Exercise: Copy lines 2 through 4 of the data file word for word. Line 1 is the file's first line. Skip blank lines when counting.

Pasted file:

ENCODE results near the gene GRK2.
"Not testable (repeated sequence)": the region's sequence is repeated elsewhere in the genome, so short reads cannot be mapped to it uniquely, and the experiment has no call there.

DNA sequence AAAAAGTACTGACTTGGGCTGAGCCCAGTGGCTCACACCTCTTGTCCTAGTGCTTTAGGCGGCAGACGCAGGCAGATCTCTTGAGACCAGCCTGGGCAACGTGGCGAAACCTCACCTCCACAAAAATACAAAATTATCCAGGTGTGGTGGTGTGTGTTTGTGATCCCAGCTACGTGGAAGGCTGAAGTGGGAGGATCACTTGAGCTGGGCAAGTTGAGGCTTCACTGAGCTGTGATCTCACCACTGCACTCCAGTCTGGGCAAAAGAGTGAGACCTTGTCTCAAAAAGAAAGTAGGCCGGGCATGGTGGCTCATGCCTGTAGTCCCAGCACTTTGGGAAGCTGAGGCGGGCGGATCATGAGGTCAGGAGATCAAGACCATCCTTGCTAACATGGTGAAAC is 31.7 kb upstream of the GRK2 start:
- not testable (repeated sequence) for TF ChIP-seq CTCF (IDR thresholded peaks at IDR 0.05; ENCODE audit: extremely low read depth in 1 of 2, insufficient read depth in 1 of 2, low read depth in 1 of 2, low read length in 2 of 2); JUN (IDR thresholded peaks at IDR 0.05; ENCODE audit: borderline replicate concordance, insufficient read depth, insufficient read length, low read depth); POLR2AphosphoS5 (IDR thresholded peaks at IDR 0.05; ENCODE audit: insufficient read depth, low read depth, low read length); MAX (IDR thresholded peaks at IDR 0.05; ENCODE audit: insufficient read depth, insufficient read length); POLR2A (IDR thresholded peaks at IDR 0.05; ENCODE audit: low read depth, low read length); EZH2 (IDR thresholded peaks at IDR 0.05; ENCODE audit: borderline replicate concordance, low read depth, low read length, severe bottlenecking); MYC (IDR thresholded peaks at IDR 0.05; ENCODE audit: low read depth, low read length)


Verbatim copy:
"Not testable (repeated sequence)": the region's sequence is repeated elsewhere in the genome, so short reads cannot be mapped to it uniquely, and the experiment has no call there.

DNA sequence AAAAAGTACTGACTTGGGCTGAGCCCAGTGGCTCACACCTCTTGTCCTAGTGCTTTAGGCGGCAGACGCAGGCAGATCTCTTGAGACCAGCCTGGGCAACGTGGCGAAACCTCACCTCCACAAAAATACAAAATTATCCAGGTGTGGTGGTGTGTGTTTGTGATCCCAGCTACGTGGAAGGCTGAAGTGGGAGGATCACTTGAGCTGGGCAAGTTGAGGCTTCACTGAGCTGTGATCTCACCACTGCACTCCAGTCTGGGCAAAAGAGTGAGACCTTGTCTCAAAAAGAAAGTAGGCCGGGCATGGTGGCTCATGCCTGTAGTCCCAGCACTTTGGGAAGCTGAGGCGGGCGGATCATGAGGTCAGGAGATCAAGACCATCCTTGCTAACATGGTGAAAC is 31.7 kb upstream of the GRK2 start:
- not testable (repeated sequence) for TF ChIP-seq CTCF (IDR thresholded peaks at IDR 0.05; ENCODE audit: extremely low read depth in 1 of 2, insufficient read depth in 1 of 2, low read depth in 1 of 2, low read length in 2 of 2); JUN (IDR thresholded peaks at IDR 0.05; ENCODE audit: borderline replicate concordance, insufficient read depth, insufficient read length, low read depth); POLR2AphosphoS5 (IDR thresholded peaks at IDR 0.05; ENCODE audit: insufficient read depth, low read depth, low read length); MAX (IDR thresholded peaks at IDR 0.05; ENCODE audit: insufficient read depth, insufficient read length); POLR2A (IDR thresholded peaks at IDR 0.05; ENCODE audit: low read depth, low read length); EZH2 (IDR thresholded peaks at IDR 0.05; ENCODE audit: borderline replicate concordance, low read depth, low read length, severe bottlenecking); MYC (IDR thresholded peaks at IDR 0.05; ENCODE audit: low read depth, low read length)